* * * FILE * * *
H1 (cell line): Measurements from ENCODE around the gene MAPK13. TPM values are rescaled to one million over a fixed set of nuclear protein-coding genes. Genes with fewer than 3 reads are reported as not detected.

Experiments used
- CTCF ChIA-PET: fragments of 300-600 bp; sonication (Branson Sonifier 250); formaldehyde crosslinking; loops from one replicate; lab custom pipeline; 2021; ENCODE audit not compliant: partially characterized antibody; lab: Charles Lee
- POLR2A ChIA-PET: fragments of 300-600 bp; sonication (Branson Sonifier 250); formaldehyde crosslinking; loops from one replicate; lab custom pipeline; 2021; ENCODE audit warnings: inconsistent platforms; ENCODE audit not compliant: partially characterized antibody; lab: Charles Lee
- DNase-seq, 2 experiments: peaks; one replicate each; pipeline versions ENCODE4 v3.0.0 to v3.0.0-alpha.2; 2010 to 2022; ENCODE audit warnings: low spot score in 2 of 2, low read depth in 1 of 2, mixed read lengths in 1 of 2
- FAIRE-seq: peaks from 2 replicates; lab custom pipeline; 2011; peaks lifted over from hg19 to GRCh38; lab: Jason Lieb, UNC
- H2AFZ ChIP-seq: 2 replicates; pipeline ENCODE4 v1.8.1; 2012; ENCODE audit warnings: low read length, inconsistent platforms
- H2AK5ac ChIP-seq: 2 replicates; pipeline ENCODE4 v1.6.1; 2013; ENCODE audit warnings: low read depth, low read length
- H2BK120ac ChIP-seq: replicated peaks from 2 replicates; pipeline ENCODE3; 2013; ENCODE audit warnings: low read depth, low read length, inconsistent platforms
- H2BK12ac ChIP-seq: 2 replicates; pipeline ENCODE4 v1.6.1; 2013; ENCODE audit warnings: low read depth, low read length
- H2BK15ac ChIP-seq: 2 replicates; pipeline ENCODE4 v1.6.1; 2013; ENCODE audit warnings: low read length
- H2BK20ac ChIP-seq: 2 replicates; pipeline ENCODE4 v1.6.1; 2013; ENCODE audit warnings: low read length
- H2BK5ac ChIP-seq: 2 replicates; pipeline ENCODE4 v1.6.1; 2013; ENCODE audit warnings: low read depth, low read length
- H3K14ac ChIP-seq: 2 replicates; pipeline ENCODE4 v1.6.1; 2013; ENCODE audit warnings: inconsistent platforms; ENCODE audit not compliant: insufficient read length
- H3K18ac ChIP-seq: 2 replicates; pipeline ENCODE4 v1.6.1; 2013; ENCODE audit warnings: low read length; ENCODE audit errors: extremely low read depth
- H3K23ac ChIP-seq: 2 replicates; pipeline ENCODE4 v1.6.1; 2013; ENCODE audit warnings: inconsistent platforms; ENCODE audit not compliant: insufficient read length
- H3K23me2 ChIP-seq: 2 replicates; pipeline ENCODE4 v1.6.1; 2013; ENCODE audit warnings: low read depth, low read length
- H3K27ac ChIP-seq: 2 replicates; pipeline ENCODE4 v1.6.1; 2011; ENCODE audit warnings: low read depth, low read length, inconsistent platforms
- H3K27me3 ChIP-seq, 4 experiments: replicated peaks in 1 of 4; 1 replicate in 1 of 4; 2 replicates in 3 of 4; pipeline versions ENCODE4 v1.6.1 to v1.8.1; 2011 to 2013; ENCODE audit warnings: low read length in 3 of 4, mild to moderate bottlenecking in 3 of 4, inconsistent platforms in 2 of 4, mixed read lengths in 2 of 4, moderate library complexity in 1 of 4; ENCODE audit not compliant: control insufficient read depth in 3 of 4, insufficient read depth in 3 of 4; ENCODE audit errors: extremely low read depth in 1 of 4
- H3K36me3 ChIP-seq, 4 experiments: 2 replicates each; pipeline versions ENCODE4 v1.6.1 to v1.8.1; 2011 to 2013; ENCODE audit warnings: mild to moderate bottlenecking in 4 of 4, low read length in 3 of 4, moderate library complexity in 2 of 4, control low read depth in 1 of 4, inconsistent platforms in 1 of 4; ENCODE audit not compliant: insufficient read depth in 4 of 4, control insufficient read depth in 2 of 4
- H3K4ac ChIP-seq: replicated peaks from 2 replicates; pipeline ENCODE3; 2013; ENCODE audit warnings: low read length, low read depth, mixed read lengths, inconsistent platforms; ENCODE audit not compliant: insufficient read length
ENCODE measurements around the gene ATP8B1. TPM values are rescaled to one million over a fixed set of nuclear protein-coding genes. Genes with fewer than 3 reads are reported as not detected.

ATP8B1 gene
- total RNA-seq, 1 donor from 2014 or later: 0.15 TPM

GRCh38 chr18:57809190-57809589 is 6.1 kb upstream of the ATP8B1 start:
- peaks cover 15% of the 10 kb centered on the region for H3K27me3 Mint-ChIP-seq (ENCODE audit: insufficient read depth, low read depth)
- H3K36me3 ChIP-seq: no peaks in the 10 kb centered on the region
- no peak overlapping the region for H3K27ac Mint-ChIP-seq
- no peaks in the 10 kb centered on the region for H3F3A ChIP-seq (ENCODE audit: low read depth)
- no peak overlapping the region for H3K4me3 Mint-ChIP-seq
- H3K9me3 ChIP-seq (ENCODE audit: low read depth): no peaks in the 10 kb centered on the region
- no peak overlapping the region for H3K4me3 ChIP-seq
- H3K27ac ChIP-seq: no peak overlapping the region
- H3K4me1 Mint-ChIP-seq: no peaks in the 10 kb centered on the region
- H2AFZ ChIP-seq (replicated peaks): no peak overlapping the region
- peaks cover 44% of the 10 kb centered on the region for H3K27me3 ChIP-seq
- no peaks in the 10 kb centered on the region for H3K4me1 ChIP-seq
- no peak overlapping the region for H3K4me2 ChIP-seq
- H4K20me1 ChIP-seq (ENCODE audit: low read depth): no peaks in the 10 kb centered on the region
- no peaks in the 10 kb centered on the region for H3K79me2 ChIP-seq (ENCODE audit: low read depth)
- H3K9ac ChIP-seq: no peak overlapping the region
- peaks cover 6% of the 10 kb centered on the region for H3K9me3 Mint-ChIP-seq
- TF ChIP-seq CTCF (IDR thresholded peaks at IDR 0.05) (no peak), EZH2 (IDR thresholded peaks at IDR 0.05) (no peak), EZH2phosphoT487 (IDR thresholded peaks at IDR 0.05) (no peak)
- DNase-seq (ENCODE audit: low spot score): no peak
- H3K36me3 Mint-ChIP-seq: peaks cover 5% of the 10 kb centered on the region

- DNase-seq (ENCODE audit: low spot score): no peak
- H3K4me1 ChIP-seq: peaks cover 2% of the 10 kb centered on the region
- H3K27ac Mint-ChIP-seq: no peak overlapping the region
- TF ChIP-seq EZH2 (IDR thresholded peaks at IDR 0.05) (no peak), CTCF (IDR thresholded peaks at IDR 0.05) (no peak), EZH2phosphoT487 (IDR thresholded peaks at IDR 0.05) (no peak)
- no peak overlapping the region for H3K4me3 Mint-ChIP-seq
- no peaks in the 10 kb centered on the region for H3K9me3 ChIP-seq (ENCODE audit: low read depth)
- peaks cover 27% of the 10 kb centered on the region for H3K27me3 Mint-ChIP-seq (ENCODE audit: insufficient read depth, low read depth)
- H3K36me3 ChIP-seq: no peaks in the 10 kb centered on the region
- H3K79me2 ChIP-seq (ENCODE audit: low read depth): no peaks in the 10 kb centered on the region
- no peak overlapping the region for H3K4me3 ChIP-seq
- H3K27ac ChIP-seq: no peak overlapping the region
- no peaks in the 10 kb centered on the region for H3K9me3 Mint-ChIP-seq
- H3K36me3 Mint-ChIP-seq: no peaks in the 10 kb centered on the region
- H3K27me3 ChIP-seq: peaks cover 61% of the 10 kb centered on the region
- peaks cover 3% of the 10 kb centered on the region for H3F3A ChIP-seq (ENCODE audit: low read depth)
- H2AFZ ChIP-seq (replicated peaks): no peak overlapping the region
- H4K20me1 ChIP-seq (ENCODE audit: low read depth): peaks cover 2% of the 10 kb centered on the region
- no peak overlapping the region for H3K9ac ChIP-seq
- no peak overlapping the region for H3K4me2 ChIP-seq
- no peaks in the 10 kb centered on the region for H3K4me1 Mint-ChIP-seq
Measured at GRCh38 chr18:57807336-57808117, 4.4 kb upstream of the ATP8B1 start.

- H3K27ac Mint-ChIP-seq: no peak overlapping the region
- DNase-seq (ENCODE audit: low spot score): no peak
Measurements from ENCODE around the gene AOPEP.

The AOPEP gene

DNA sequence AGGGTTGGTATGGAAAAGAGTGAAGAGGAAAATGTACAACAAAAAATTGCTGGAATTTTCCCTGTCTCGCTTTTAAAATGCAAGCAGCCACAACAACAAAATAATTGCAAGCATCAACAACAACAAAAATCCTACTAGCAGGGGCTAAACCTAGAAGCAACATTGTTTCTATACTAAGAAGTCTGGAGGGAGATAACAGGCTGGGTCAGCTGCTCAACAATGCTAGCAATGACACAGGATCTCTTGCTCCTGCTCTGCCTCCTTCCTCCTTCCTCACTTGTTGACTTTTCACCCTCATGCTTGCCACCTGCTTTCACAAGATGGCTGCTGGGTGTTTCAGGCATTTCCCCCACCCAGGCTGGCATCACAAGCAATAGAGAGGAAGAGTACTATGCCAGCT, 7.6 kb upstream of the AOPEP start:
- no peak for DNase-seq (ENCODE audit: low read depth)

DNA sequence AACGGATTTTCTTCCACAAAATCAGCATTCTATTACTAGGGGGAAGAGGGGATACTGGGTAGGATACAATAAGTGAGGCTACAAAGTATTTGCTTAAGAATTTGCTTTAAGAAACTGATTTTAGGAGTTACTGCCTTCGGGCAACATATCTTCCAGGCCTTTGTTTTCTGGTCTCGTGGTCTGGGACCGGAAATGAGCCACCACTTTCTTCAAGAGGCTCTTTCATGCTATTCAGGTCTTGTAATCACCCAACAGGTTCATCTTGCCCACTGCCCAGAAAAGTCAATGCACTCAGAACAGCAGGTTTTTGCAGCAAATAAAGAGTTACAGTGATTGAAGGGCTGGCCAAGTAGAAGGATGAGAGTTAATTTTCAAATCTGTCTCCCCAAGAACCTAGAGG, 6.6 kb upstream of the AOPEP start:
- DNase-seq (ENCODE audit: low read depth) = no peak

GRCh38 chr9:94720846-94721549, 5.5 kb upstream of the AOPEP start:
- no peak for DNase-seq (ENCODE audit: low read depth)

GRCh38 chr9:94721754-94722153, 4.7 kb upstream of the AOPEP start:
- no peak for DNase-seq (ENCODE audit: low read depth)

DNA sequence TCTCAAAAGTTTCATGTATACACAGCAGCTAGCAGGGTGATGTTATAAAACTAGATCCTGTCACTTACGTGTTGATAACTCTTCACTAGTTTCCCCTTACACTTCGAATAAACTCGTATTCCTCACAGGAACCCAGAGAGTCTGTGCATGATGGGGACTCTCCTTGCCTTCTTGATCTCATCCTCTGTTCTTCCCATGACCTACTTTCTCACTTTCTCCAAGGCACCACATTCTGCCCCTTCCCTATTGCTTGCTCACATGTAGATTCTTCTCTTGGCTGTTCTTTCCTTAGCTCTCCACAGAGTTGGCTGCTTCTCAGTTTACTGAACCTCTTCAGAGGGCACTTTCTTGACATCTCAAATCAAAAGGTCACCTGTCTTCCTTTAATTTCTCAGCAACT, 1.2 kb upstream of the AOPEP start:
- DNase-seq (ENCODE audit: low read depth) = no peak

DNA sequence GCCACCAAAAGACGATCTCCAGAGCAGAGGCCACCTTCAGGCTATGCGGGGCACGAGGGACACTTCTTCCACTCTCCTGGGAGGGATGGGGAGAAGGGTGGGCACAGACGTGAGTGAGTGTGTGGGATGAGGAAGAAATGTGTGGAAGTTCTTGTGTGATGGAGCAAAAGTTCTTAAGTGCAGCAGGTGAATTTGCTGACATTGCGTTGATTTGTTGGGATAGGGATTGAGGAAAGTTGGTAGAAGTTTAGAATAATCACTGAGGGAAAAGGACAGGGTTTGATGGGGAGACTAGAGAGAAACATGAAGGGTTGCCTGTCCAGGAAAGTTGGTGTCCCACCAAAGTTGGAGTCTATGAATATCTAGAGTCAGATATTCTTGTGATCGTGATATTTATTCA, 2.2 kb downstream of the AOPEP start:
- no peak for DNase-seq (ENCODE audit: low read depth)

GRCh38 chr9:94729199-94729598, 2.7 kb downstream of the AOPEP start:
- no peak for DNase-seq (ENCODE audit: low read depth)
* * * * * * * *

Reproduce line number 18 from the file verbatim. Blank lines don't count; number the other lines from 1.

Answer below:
- H3K27ac ChIP-seq: 2 replicates; pipeline ENCODE4 v1.6.1; 2011; ENCODE audit warnings: low read depth, low read length, inconsistent platforms